Major depressive disorder
Major depressive disorder is an illness that can be debilitating for those who suffer often chronic or recurrent attacks of the disease over the course of years. It is characterized by anxiety, appetite changes, loss of interest in normal activities, lack of concentration, sleep disturbances, fatigue, feelings of guilt or worthless or guilt and recurrent suicidal thoughts.
When the antidepressant Lexapro, with the active ingredient escitalopram, was released, it was hailed as a new weapon in the arsenal against depression. Lexapro was soon used by physicians to treat other mood disorders that included anxiety disorders like social phobia, generalized anxiety disorder, and obsessive-compulsive disorder.
Depression may be the result, at least in part, of decreased levels of serotonin in the brain. Serotonin is a neurotransmitter that contributes to your sense of well-being. Lexapro works in the brain as a selective serotonin reuptake inhibitor, by blocking the reuptake of serotonin from the gap between nerve cells, where serotonin is a chemical messenger between brain cells, known as neurons.
Lexapro discontinued by manufacturer Forest Laboratories
Lexapro was manufactured by Forest Laboratories. Although the drug has been discontinued by the manufacturer, drug sales for the year 2011 topped $355 million. However as early as 2009, the United States Department of Justice accused Forest Laboratories of marketing Lexapro for uses that had not been approved by the FDA. The DOJ also accused Forest Laboratories of failing to disclose negative results found by researchers when the drug was in clinical trials. Finally, the company was accused of paying kickbacks to doctors who prescribed the drug. In 2010, a subsidiary of the company paid more than $313 million to settle these charges, and charges related to two other drugs manufactured by the company, Levothyroxin and Celexa.
Lexapro is associated birth defects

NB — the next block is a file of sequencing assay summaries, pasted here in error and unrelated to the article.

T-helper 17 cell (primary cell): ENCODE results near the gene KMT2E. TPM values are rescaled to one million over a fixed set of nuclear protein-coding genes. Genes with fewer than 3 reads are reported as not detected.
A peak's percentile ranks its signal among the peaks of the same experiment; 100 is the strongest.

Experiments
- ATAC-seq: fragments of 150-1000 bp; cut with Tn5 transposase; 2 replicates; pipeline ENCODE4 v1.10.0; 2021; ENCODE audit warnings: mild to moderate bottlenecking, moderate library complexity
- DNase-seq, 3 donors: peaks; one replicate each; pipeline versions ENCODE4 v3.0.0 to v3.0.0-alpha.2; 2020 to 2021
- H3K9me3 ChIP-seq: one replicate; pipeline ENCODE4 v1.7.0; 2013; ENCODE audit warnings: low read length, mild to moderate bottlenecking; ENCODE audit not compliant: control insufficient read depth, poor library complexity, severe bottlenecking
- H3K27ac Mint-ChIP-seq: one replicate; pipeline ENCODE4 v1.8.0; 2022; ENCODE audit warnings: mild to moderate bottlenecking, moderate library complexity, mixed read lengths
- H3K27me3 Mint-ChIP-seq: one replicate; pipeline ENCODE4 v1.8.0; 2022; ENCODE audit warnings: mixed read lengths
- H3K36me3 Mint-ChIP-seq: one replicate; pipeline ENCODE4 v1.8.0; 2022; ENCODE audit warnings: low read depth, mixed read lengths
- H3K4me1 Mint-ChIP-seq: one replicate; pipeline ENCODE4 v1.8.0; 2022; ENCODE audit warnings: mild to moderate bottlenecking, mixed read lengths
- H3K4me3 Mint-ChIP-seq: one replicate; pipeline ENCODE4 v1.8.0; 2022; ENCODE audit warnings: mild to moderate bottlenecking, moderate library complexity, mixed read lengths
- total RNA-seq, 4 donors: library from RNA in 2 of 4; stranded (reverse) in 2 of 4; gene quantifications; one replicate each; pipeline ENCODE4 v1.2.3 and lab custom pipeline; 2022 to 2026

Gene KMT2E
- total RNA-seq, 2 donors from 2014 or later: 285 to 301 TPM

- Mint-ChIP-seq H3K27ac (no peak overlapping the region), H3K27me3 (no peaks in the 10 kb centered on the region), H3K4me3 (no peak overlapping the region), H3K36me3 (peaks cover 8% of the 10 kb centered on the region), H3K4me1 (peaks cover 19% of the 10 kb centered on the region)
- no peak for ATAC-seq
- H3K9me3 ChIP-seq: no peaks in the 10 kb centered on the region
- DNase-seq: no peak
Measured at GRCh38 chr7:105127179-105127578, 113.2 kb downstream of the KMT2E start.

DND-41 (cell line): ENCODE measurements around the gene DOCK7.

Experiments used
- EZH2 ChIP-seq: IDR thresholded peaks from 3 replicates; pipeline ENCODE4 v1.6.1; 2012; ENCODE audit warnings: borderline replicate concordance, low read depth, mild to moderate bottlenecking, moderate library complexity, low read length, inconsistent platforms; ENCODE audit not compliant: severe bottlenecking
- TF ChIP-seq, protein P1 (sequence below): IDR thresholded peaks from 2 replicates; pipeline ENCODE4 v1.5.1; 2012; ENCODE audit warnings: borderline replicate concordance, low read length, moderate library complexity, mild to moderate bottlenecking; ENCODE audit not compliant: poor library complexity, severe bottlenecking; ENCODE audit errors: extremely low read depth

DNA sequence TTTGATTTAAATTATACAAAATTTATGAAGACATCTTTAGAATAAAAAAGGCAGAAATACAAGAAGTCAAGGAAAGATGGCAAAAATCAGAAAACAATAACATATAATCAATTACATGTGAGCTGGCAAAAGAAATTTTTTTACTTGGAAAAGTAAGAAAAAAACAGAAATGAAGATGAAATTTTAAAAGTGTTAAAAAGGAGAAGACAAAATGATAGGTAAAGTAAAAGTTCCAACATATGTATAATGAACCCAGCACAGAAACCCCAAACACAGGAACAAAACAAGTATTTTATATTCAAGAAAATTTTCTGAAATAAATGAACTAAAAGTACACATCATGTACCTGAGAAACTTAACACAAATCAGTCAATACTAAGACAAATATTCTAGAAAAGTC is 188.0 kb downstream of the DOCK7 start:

The company is again in legal jeopardy over the drug, this time because of birth defect lawsuits. Lexapro was marketed as safe for pregnant women and women of childbearing age, but some children were born with drug-related birth defects. Some of these complications are thought to include defects of the neural tube, resulting in spina bifida or other abnormalities. Cleft lip or palate may occur as a result of Lexapro use during pregnancy. Heart defects and persistent pulmonary hypertension of the newborn are also possibly linked to Lexapro.
The FDA requires drug manufacturers to test their drugs in several stages, including animal and human testing. Sometimes, drug manufacturers bury negative findings and keep the dangers of a drug from the public. Some manufacturers may carry out their clinical trials outside of US jurisdiction. The manufacturers of Lexapro allegedly knew of the increased risks of birth defects if taken by pregnant women or women of childbearing age.
If you or someone you know has given birth to a child with defects after taking Lexapro, Lexapro may have been a contributing factor. Families of children with birth defects face a lifetime of medical expenses and need for specialized care. If you are a woman of childbearing age, or took Lexapro while pregnant, Lexapro could be a factor in your child’s birth defect and you may be entitled to compensation for your expenses and damages. When you contact an experienced products liability attorney or medical malpractice attorney, you can determine if you are entitled to compensation for your losses.